KANSAS CITY, Mo. — An SUV involved in the death of a Missouri teenager outside a Somali community center had an anti-Muslim message displayed in the rear window at the time of the crash, Kansas City police confirmed Saturday.
Authorities say 34-year-old Ahmed H. Aden deliberately ran the boy over and have charged him with murder in a case that the FBI is investigating as a potential hate crime. Abdisamad Sheikh-Hussein, 15, died at a hospital Thursday evening after his legs were nearly severed in the crash.
Kansas City police spokesman Darin Snapp told The Associated Press in an email that the SUV had been seen in the area by patrol officers in late October with a message that compared the Quran to the Ebola virus.
Hundreds of people came to Sheikh-Hussein's funeral Saturday afternoon at the Islamic Society of Greater Kansas City, a day after dozens of friends and family members gathered for a prayer service where the teen was remembered as kind and faithful.
KMBC-TV reported many of the youth's friends from Staley High School were among those attending the funeral.
Friends said Sheikh-Hussein had been going to play basketball when he was run down so violently that a witness reported seeing the teen "fly through the air" after he was hit, according to a probable cause statement.
Court documents said Aden crashed the SUV and got out of the vehicle with a knife. Witnesses told officers they followed Aden and pointed him out to police. One said the suspect swung what appeared to be a baseball bat at people, and another said Aden threatened them with a handgun as he tried to get away on foot.
Aden initially told authorities that he lost control of his vehicle and that there had been an accident. He later said he struck the teen because he thought the boy looked like someone who had threatened him several days earlier, the probable cause statement said. Aden was being held in the Jackson County jail on Saturday. No attorney was listed for him in online court records.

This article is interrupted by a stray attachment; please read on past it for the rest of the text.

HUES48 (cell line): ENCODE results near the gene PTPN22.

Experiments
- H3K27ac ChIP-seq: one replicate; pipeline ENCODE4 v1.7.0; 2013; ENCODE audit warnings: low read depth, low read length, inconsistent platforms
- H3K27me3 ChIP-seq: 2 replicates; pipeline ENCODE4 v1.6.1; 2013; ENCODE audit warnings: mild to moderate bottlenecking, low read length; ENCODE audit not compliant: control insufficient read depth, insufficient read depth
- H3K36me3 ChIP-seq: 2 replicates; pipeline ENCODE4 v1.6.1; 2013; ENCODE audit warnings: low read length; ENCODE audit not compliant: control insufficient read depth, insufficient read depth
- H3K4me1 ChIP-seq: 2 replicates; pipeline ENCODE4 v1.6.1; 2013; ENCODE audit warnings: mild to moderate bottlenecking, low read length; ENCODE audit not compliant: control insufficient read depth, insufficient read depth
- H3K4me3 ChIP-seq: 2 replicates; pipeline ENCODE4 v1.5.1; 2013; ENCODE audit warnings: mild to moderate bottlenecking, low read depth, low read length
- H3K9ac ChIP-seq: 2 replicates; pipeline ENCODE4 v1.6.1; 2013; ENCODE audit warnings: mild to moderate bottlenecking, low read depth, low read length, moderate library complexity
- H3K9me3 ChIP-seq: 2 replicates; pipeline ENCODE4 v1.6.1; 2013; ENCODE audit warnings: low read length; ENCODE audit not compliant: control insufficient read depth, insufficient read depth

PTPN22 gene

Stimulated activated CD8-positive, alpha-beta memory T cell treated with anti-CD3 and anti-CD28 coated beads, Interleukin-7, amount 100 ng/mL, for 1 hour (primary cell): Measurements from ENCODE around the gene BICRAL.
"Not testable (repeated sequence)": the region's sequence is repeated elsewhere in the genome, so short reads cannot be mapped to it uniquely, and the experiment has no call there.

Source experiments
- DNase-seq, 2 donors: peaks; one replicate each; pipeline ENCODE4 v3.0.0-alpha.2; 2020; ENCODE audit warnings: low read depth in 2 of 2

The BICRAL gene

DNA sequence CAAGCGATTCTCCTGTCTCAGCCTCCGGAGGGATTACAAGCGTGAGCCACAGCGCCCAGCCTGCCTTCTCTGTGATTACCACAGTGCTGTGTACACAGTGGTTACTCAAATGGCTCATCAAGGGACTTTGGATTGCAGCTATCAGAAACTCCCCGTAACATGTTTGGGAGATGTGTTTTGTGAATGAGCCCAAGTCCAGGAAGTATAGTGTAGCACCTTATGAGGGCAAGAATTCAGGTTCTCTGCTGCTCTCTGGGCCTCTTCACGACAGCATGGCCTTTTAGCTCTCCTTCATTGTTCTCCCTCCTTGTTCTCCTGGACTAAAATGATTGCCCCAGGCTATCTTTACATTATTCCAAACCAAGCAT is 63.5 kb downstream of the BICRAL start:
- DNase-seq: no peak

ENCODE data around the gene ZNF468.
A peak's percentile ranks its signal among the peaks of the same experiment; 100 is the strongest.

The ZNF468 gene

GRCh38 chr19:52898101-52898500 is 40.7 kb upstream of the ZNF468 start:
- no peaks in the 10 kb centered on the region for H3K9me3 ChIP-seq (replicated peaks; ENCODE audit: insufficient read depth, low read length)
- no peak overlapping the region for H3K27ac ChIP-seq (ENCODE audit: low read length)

The FBI said Friday it could not release any information on why the case could be considered a hate crime, but Muslim leaders had called for such an investigation.
In the weeks before the crash, people said, they saw a black SUV painted with threatening messages at the center and at a nearby shopping area. One of the messages was "Islam Is Worse Than Ebola," said Mohamed Ahmed, 13, of Kansas City.
"I would have thought the police would have taken care of it, but they didn't," he said.
Bakar Abdalla, 31, of Kansas City, said the boy's father was a teacher at the center. Khadra Dirir, the victim's aunt, said her nephew regularly studied the Quran, and "if you asked him a verse, he could tell the chapter." She said he had delivered a group prayer the night he died.